To celebrate Thanksgiving, we went to Asheville, NC. The Omni Grove Park Inn serves a Thanksgiving Grand Buffet, plus one can take a look at the Top 10 National Gingerbread House Competition creations for 2015. Here are some pictures for you…
We took two days off from homeschool to celebrate Thanksgiving, but does learning ever stop?
What if we took a trip to a hotel that has been around for 100 years – where we saw a 1914 Ford T-model and where the likes of Thomas Edison, John Ford and many politicians and celebrities have stayed? Would that qualify as a field trip?
Thanksgiving Day found us at the Grove Park Inn in Asheville, NC. My husband’s family came there to meet us and we enjoyed a great feast.
We also got to walk around this century-old establishment to admire the 2013 National Gingerbread House Competition Top 10 winners in four different categories: Adult, Youth, Teen and Child. I wish you could smell the gingerbread. Enjoy the pictures!
Of course, we spent a few minutes gazing at the Grand Prize Winner – two adorable Panda bears chewing into their bamboo sticks.
Before we left, we looked for the outdoor fire place and we found it. We also found this adorable teddybear.
I feel very tempted to put this down as a homeschool field trip, but I won’t. It will go down in our family history as a family trip and a Thanksgiving celebration.
In the United States, we just celebrated Thanksgiving – a harvest feast of giving thanks for all the bounty of the land and for the goodness of God toward us. You probably took a Thanksgiving break in your homeschool. We did.
Even though they do not celebrate Thanksgiving in France, imagine explaining to a Frenchman about this American holiday. You would need some specific terms, wouldn’t you? So let’s learn some Thanksgiving vocabulary in French. Click on the link below the picture to open a PDF with printable flash cards.
Hope you had a happy Thanksgiving celebration!
For more posts in the French Friday series, please click here.
Happy Thanksgiving! I hope you will leave me a comment below about the things you are most thankful for. Among other things, I am thankful for the United States of America – this greatest experiment in the history of human civilization. Without this country, we would not know what life, liberty and the pursuit of happiness mean. In our homeschool, we took three days to study about Thanksgiving.
First, we did some crafts, coloring pages, math unit studies and other activities from this list:
We learned/sang some Thanksgiving songs:
Then, we read these books:
Finally, the children watched some videos:
Teaching a Thanksgiving unit study inspires me because I know from experience what it is like to move countries. While growing up in Communist Romania, I used to listen to The Voice of America – a forbidden activity. Their broadcast about Thanksgiving has stayed with me ever since. Who would have thought I would end up in the USA, homeschooling my American children and teaching them about Thanksgiving?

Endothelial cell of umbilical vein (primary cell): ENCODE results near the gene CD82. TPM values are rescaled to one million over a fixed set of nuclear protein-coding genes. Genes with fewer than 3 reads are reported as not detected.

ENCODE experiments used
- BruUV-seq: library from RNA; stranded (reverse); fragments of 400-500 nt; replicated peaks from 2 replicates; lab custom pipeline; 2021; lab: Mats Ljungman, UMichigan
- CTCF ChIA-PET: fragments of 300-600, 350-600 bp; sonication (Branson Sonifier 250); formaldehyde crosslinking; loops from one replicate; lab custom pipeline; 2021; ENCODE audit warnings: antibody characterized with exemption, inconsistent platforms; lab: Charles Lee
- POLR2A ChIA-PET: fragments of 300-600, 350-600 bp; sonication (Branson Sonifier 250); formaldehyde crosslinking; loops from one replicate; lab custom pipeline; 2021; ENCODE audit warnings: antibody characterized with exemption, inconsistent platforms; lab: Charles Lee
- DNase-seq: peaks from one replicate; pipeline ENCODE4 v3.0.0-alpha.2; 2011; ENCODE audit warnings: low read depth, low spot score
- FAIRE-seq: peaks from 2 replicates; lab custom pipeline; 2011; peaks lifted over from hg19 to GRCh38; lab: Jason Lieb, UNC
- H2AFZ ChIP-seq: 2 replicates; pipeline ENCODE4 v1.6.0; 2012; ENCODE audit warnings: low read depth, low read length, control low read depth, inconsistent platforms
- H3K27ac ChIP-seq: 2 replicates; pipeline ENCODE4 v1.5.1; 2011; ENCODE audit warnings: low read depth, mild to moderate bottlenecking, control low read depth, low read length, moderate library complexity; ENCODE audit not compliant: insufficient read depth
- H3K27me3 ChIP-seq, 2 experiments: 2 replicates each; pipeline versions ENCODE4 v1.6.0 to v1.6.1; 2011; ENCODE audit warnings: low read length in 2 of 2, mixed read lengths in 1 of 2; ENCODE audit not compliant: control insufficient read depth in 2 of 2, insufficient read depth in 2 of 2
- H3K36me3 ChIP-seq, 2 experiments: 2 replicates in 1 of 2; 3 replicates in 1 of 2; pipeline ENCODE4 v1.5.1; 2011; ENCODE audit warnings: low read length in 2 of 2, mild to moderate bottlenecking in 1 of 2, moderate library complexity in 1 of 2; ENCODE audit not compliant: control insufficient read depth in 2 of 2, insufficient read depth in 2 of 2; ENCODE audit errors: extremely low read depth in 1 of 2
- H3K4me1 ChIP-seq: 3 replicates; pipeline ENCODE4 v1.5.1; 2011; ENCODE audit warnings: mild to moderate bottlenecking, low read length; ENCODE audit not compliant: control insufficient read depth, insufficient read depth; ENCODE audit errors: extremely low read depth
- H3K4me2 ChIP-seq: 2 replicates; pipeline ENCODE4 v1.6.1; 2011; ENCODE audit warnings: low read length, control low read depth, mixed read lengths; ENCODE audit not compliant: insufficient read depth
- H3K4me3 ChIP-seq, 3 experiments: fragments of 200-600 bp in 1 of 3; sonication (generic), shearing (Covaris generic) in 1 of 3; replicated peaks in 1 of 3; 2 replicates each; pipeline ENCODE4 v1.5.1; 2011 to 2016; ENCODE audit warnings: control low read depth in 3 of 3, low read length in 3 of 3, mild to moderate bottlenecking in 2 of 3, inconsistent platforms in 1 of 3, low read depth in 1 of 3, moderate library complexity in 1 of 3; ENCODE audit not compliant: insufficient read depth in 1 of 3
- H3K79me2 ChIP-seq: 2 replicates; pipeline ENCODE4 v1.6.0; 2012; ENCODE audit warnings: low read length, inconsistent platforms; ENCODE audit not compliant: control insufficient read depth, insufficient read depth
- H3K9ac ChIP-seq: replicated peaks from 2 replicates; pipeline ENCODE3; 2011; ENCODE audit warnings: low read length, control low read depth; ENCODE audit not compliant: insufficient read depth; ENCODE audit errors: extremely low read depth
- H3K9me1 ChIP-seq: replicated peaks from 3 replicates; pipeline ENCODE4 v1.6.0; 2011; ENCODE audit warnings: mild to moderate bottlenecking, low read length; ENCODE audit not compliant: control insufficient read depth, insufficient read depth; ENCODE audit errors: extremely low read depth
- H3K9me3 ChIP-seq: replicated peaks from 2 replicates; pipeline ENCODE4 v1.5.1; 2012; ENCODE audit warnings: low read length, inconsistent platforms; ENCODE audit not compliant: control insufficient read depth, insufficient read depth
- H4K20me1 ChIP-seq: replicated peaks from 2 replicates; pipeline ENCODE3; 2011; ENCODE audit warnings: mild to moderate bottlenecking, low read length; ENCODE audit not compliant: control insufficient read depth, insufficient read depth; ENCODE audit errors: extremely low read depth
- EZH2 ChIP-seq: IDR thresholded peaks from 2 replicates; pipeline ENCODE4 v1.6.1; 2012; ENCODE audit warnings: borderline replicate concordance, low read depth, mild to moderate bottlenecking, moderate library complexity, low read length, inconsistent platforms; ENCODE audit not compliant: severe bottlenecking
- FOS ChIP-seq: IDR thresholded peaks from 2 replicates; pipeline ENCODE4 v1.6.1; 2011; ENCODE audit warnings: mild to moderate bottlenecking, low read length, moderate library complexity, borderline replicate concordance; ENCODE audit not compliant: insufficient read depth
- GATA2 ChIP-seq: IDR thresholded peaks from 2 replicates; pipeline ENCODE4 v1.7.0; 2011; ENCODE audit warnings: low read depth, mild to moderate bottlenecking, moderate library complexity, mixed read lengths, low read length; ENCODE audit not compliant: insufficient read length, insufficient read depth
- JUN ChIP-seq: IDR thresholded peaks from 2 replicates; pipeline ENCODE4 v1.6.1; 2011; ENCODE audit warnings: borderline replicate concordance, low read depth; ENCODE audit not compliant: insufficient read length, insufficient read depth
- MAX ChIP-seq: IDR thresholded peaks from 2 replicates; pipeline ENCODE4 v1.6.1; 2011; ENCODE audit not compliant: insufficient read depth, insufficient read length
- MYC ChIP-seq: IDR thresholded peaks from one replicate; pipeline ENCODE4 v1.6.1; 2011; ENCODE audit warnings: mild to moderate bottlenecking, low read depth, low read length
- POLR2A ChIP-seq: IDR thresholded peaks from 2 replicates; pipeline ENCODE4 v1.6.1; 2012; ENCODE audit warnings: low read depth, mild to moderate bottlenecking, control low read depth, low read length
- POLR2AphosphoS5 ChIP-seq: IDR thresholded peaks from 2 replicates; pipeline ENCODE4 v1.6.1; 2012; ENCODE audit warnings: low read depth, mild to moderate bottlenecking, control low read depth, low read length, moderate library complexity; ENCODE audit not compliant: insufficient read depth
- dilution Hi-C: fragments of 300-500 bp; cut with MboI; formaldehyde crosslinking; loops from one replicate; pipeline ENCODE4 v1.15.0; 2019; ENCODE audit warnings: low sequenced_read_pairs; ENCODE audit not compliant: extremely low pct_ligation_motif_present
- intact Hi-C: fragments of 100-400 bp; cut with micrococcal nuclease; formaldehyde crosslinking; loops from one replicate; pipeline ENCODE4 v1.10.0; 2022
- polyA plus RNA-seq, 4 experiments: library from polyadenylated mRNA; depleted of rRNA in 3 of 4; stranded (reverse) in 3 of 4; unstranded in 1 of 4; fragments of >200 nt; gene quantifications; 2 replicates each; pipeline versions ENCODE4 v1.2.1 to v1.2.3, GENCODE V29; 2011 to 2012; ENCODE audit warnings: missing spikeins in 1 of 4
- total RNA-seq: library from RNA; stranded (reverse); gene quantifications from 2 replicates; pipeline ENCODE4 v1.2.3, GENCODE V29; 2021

This time of the year, I reminisce about how, just before Thanksgiving, when my son was one, my heart told me I would homeschool. I did not understand it right then. Hindsight is 20/20. But I should have seen it coming, this desire to homeschool. I should have known it was going to grow and take over my life like few things have conquered me.
You see, five years ago, I scoured the Internet for “Thanksgiving crafts.” I made a list of supplies and bought them dutifully. My son watched me as I printed, measured, cut and pasted construction paper. Of course he could not help. He was one. I made this:
A pilgrim boy. I also printed out two Indian children – a boy and a girl – for him to color. Hopefully, they are in the box of early craft projects I decided to keep. My son grabbed the crayon and scribbled all over the coloring page like only a one-year-old can. I felt so proud.
That should have been my first clue that I wanted to homeschool. No preacher or friend pressured me into it. Alas, I don’t read my own heart-directed actions well. At the time, staying home with my child for a few years seemed like the most I could do before running back into the work force. I grew up thinking that exchanging my skills for money was the only dignified way to live my life. Motherhood fulfilled me, but I was programmed to want a career, too.
I discovered that the more time I spent with my son, the less I wanted to leave him. Then, I felt the desire for a second child. We welcomed our daughter and, by then, the little bud, my desire to teach my own, had grown into a plant I could not ignore. And yet, I did. I pushed it to the side, sleep-deprived and up to my knees in diapers and bibs.
The pilgrim boy graced our Thanksgiving table every year. I protected it from chubby hands by placing it on top of a book shelf the rest of the time. It collected dust. I felt it held a secret message, a prediction for the future, but I was not ready for it.
Two years ago, the plant – my desire to homeschool – had become a small tree. God asked me to stop pretending like it did not exist. I researched homeschooling thoroughly. The pilgrim boy craft, with its enigmatic smile, revealed its secret.
I will always treasure this Thanksgiving craft because it was the first inkling my heart gave me that my children have turned a PDA-wielding professional into a craft-seeking, cut-and-paste project preschool teacher. At home. The other grades will come in due time. Wait. Kindergarten already has. We are still at home. I would not have it any other way. This post has been linked to
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